76–79 Weeks: What to Expect From Your Kitten
Cat History: The Origin of the Species
Cats have been involved with human society for almost 4,000 years. But the history of the cat goes back much farther than that.
The earliest known feline, Proailurus (“early cat”), a bobcat-sized creature that weighed about 20 pounds, roamed Eurasia and Africa more than 34 million years ago.
Proailurus was very similar in its basic construction to the cats sharing our homes today. The evolution from that earliest form consisted primarily of fine-tuning the cat's already-present keen vision, flexible spine, retractable claws, and powerful jaws with teeth designed for eating meat.
One branch of prehistoric cat species ended with the saber-toothed tiger, about 10,000 years ago. From the other branch came all our modern-day cats, including the big cats--panthers, lions, tigers, leopards, and cheetahs--as well as the smaller wild species such as ocelots, bobcats, and lynxes.
The most likely direct ancestor of the domestic cat is the African wildcat (Felis lybica), a desert species found in Africa and Arabia. Eventually as cats migrated (sometimes in the company of people) from Africa and the Middle East, they interbred with the European wildcat, Felis sylvestris, to create Felis catus, the species we know today as the house cat.
Advice from Other Cat Owners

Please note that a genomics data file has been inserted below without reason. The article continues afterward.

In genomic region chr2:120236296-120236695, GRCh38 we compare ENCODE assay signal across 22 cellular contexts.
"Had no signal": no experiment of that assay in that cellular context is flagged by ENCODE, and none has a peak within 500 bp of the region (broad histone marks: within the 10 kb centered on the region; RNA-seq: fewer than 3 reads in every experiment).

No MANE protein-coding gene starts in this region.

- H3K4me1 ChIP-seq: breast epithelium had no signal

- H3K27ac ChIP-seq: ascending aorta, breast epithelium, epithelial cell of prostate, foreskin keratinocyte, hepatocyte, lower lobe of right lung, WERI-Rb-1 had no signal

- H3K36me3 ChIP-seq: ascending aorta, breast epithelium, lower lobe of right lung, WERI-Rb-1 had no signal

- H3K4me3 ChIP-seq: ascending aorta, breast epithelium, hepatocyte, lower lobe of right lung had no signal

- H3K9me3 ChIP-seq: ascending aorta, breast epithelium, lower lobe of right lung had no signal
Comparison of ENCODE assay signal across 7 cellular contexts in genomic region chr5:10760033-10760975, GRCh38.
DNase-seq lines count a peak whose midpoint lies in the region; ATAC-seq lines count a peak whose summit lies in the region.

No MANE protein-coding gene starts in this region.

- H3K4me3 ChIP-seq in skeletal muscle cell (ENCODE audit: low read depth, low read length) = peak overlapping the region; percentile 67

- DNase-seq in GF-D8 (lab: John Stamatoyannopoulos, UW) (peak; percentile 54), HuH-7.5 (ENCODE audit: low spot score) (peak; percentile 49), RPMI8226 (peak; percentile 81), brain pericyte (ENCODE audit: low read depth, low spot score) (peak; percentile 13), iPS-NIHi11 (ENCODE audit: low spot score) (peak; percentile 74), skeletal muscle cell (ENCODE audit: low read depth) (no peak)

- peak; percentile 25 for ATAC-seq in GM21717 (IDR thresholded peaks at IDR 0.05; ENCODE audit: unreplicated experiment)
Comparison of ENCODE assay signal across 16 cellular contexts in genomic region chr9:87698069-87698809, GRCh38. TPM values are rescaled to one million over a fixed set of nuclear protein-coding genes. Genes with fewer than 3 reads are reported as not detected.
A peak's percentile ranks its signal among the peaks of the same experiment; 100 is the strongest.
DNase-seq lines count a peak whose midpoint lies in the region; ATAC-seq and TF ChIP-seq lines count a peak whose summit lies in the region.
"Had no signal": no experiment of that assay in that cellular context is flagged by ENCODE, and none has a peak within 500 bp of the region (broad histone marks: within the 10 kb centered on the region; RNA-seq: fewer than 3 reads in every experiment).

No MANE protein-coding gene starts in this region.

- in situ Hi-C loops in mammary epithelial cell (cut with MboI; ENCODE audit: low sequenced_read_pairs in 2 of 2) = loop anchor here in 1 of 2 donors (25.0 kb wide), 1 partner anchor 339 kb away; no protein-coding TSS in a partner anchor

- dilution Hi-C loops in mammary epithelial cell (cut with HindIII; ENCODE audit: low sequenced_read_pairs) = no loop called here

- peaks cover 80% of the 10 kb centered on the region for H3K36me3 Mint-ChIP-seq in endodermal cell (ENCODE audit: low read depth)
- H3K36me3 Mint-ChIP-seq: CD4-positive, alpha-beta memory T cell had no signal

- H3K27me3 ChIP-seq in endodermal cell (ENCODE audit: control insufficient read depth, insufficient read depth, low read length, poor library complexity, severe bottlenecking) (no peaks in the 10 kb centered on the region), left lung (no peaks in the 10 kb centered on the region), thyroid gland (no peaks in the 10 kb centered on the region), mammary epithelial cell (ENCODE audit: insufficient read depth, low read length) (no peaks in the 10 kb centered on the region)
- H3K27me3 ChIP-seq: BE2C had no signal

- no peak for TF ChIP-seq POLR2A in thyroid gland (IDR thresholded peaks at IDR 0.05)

Before You Adopt That Kitten
Before you bring that cute kitten home, please take a good look at your life and ask yourself some questions, particularly if you are young (the highest demographic for pet surrenderers is females, age 18-25).
Remember, cats live for 15-20 years and will need regular vet care for their whole life. Ask yourself, what will I do when I move? Am I willing to go the extra mile to find pet-friendly housing and take the cats along? (Even if your job sends you across the country or into another).
What will I do when I get married? What if my spouse is allergic to the cats, has big unfriendly dogs, or just doesn't like cats? How will I deal with that? What happens when I start having children? Will I be willing to help the cats make that transition during that busy and exciting time in my life? Will I be willing to keep them seperate if my baby is allergic? What happens if I get divorced? (Statistics say that you will). Will I fight to keep my pets during this personal crisis?
These questions may sound ridiculous, but I assure you they are not. The answers to these questions mean the difference between life and death every day- to the tune of 20 million 'No' answers a year (the number of animals surrendered to shelters across the U.S. in a year). It is a big commitment folks, think about it!
~Alex K., owner of Breed Unknown
Introducing Your New Kitten to Your Older Cat
Kittens will most likely get along great because they are so young, although it may take a day or two. My two cats were about 10 months when I brought home two kittens and it didn't go smoothly at all. The young kittens were excited to meet the older cats but the older cats were petrified of them.
What I learned is that cats react to smell and it's best to introduce them that way first. The advice from a cat expert was: keep them separate and give them each something that smells of the other one (towel/blanket etc). Once that goes well, then introduce them physically. It was fascinating because when I presented my cats with the towel smelling like the new kittens, the cats hissed and swatted at it, then ran in fear. Eventually they started to investigate it. You may not need this step but I wanted to share it just in case.
~Cindy W., owner of Breed Unknown